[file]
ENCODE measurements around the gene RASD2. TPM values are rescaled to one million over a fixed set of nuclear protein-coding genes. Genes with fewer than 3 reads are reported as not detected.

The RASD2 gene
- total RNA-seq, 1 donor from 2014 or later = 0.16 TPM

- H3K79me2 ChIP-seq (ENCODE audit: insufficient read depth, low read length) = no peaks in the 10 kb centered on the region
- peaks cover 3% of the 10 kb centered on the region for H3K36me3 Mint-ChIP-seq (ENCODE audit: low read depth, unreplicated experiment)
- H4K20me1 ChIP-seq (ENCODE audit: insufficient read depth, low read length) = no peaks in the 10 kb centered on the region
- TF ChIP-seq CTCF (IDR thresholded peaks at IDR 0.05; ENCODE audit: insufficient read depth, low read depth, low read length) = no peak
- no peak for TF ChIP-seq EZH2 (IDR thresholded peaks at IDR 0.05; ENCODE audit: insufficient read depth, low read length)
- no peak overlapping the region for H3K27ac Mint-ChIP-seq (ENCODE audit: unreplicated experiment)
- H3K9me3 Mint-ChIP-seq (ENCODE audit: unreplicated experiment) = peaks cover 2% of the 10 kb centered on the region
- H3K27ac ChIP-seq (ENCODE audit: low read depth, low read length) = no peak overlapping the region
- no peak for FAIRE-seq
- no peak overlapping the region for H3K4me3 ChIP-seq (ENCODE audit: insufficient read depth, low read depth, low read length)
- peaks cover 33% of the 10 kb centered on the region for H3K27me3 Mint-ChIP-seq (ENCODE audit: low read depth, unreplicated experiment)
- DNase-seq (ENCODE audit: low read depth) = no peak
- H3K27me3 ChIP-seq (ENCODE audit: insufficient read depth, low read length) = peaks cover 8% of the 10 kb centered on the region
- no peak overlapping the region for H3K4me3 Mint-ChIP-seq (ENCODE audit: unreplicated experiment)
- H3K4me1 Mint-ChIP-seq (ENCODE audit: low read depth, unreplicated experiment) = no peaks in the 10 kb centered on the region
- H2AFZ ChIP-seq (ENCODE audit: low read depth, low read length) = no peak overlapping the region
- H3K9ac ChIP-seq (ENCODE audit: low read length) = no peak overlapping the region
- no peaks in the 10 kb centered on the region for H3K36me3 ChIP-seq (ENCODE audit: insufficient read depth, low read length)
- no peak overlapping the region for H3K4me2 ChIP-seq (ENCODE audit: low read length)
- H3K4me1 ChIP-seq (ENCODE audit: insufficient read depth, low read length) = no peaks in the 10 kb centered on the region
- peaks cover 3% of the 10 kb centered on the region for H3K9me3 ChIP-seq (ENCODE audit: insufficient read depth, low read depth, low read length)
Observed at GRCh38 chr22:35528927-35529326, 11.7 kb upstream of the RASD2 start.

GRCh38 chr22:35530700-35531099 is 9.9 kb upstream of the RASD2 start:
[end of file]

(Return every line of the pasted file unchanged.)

ENCODE measurements around the gene RASD2. TPM values are rescaled to one million over a fixed set of nuclear protein-coding genes. Genes with fewer than 3 reads are reported as not detected.

The RASD2 gene
- total RNA-seq, 1 donor from 2014 or later = 0.16 TPM

- H3K79me2 ChIP-seq (ENCODE audit: insufficient read depth, low read length) = no peaks in the 10 kb centered on the region
- peaks cover 3% of the 10 kb centered on the region for H3K36me3 Mint-ChIP-seq (ENCODE audit: low read depth, unreplicated experiment)
- H4K20me1 ChIP-seq (ENCODE audit: insufficient read depth, low read length) = no peaks in the 10 kb centered on the region
- TF ChIP-seq CTCF (IDR thresholded peaks at IDR 0.05; ENCODE audit: insufficient read depth, low read depth, low read length) = no peak
- no peak for TF ChIP-seq EZH2 (IDR thresholded peaks at IDR 0.05; ENCODE audit: insufficient read depth, low read length)
- no peak overlapping the region for H3K27ac Mint-ChIP-seq (ENCODE audit: unreplicated experiment)
- H3K9me3 Mint-ChIP-seq (ENCODE audit: unreplicated experiment) = peaks cover 2% of the 10 kb centered on the region
- H3K27ac ChIP-seq (ENCODE audit: low read depth, low read length) = no peak overlapping the region
- no peak for FAIRE-seq
- no peak overlapping the region for H3K4me3 ChIP-seq (ENCODE audit: insufficient read depth, low read depth, low read length)
- peaks cover 33% of the 10 kb centered on the region for H3K27me3 Mint-ChIP-seq (ENCODE audit: low read depth, unreplicated experiment)
- DNase-seq (ENCODE audit: low read depth) = no peak
- H3K27me3 ChIP-seq (ENCODE audit: insufficient read depth, low read length) = peaks cover 8% of the 10 kb centered on the region
- no peak overlapping the region for H3K4me3 Mint-ChIP-seq (ENCODE audit: unreplicated experiment)
- H3K4me1 Mint-ChIP-seq (ENCODE audit: low read depth, unreplicated experiment) = no peaks in the 10 kb centered on the region
- H2AFZ ChIP-seq (ENCODE audit: low read depth, low read length) = no peak overlapping the region
- H3K9ac ChIP-seq (ENCODE audit: low read length) = no peak overlapping the region
- no peaks in the 10 kb centered on the region for H3K36me3 ChIP-seq (ENCODE audit: insufficient read depth, low read length)
- no peak overlapping the region for H3K4me2 ChIP-seq (ENCODE audit: low read length)
- H3K4me1 ChIP-seq (ENCODE audit: insufficient read depth, low read length) = no peaks in the 10 kb centered on the region
- peaks cover 3% of the 10 kb centered on the region for H3K9me3 ChIP-seq (ENCODE audit: insufficient read depth, low read depth, low read length)
Observed at GRCh38 chr22:35528927-35529326, 11.7 kb upstream of the RASD2 start.

GRCh38 chr22:35530700-35531099 is 9.9 kb upstream of the RASD2 start: